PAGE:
Mr. Tusk Goes to Washington

(AP Photo/Susan Walsh)

(AP Photo/Susan Walsh)

In his first visit to Washington in his capacity as President of the European Council, Donald Tusk met with President Obama and Vice-President Biden today, March 9th, 2015. Over his two-day visit to the American capital, Donald Tusk seeks to solidify the EU’s relationship with the US. In addition, President Tusk will visit the Holocaust museum tomorrow, March 10th, in order to send a message of reconciliation to Europe’s Jewish community after the recent rise of anti-Jewish sentiments.

The agenda discussed between the two transatlantic leaders covered the following issues: Russia and the crisis in Ukraine; the situation around the Mediterranean with Syria, Libya and the consolidation of the Islamic State (IS); and naturally the negotiations over the Transatlantic Trade and Investment Partnership (TTIP). This comprehensive agenda underscores an interesting paradigm: each crisis is regional for the EU with serious international repercussions.

On the case of Ukraine and the role of Russia, the Europeans and Americans share the visions of the problem as it is a direct threat to the old concept of national sovereignty and territorial integrity. However, the Europeans, as expressed by President Tusk prior meeting with President Obama, are not willing to deepen the sanctions against Russia. There is a lack of unity among the EU-28 for domestic political reasons – like in Italy and Greece – and strong lobby groups in France, Britain and Germany – weapons, energy and finance – fearing a deepening in the tensions between the EU and Russia. From a personal standpoint, President Tusk, a former Prime Minister of Poland, has much more hawkish view of the problem and tends to emphasize the role of NATO.

The Mediterranean region is becoming one of the hottest part of the world. Geopolitics are moving fast and looking dire from Europe. The war in Syria seems unattainable, and the consolidation of IS in Syria, Iraq and now Libya is of great concerns for the EU. With a number of failed-states causing a regional vacuum, IS has found its territory to implement its strategy and vision. IS is attracting young Europeans, leading Europeans to conduct terrorist attacks against other Europeans, as well as widening its territorial control in the Middle East. President Tusk told reporters on March 9th, that “We [Europeans] must help because we cannot have a failed state run by warlords and anarchy — sitting in anarchy just 100 miles off the southern coast of Europe.” The power vacuum left after the fall of Gaddafi in 2011 had not been filled until the arrival of IS. Now IS is at the doorstep of Europe.

In the case of the TTIP, the negotiations initiated in 2013, are moving into their their year. It was supposed to be a mega-free trade deal, quickly signed, allowing further harmonization and lowering tariffs, allowing to bail-out the European economies, and ultimately boosting up the transatlantic economy. The TTIP is a way for the US and the EU to compete with the rise of new powers like China, India and Brazil. But instead a quick agreement, the negotiations have become more complex and Europeans have increased a certain numbers of concerns about the consequences of such FTA on their lives. Several issues are of concerns for Europeans: first, the lack of transparency in the negotiation process; second, lowering standards on health and food regulations (on Genetically Modified Food or even chlorine washed chicken); third, investor-state dispute settlement mechanisms (ISDS); and last, a certain opposition to globalization and American capitalism. If Americans and Europeans want to have the TTIP agreed, it will need to take place in 2015 otherwise it could look like the endless WTO’s Doha Round.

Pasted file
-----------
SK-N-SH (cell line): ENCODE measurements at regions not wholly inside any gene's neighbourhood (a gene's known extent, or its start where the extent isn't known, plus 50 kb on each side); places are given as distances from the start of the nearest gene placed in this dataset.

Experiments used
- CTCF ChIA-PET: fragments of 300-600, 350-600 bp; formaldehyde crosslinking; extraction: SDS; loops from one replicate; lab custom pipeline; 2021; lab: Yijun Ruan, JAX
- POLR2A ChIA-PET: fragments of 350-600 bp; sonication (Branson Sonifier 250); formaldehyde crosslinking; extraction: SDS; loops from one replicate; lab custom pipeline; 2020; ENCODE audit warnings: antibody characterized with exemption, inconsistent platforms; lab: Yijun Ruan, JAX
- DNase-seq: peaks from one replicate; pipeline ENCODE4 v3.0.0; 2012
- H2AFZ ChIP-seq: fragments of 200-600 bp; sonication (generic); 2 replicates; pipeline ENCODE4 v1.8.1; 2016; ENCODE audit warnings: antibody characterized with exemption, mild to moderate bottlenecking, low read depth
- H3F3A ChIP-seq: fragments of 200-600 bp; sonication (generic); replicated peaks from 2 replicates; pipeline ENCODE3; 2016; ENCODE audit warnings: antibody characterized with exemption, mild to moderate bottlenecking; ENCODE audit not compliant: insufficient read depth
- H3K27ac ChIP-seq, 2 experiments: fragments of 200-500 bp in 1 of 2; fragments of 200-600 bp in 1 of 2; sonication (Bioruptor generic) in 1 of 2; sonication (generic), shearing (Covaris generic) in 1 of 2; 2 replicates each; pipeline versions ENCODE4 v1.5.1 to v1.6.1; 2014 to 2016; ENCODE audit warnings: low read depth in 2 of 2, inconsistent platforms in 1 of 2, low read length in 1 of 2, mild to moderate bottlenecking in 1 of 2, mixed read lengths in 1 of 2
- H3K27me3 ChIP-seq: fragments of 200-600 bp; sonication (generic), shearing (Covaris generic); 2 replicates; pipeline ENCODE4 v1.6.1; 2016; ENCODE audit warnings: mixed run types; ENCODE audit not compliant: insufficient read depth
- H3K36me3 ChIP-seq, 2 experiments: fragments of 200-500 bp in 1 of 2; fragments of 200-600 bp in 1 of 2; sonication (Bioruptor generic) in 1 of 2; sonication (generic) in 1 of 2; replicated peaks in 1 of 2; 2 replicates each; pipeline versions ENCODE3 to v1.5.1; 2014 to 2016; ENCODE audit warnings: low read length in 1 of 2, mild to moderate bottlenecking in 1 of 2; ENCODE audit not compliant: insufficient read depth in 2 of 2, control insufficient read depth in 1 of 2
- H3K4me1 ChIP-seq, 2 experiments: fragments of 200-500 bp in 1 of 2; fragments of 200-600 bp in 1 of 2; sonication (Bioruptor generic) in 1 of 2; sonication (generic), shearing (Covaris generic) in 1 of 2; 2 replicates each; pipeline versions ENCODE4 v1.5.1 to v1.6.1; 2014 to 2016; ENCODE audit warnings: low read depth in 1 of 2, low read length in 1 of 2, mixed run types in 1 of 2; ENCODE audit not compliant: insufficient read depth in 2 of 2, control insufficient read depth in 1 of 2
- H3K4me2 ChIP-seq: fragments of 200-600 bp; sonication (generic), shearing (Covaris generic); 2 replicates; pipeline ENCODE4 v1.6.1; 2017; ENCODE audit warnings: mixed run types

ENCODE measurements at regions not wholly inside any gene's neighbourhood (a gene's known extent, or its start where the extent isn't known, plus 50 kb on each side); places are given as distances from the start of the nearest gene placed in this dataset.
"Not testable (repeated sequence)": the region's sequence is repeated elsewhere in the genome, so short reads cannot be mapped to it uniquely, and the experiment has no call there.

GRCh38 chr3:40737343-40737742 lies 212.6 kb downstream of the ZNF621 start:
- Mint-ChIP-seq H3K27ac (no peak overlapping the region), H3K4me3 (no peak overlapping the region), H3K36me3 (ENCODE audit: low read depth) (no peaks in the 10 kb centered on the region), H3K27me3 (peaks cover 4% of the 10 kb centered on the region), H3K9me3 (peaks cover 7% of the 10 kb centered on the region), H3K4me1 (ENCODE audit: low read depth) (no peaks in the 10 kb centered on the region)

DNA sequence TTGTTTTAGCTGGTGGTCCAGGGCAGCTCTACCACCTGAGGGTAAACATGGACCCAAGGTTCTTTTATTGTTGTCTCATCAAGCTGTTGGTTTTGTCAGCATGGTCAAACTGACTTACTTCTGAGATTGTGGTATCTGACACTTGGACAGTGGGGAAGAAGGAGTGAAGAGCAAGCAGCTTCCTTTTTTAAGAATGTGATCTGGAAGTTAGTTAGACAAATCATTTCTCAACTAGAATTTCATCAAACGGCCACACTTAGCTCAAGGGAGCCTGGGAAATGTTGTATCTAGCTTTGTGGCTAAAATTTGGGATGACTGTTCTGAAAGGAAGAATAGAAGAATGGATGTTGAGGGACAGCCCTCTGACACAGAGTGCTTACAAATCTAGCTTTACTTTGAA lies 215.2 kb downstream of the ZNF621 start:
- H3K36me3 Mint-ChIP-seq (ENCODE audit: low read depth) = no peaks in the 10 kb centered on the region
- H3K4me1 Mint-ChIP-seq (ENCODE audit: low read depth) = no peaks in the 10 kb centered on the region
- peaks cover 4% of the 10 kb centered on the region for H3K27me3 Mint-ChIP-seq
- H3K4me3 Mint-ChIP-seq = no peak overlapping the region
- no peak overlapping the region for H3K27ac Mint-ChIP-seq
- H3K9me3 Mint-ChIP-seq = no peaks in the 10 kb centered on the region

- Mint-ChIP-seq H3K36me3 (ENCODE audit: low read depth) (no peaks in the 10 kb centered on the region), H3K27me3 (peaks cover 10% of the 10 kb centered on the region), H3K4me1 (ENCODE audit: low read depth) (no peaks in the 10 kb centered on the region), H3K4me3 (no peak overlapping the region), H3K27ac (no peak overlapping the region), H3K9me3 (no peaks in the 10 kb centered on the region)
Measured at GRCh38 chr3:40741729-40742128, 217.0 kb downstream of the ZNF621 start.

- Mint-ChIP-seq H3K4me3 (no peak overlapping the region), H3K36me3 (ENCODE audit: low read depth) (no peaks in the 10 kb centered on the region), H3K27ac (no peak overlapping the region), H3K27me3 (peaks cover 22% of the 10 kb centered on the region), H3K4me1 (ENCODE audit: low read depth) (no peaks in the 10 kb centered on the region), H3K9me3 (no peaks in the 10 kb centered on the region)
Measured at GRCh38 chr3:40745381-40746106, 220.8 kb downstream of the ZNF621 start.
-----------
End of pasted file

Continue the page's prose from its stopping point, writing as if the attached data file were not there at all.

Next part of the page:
The transatlantic relationship is one of the world’ strongest and this high-level visit by President Tusk demonstrates that the EU and the US see eye-to-eye on foreign and economic policies. The degree of interdependence and interconnection between the two sides of the pond is such that the US cannot ignore what is happening at the doorsteps of Europe, and the Europeans have to realize the importance of the alliance with the US in order to assure its security.

(Copyright 2015 by Politipond. All Rights Reserved. This material may not be published, broadcast, rewritten or redistributed without permission).

 

 

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About politipond

Author - Maxime H. A. Larivé, Ph.D., is a European and transatlantic expert. His book, titled 'Debating European Security and Defense Policy. Understanding the Complexity,' is published with Ashgate.
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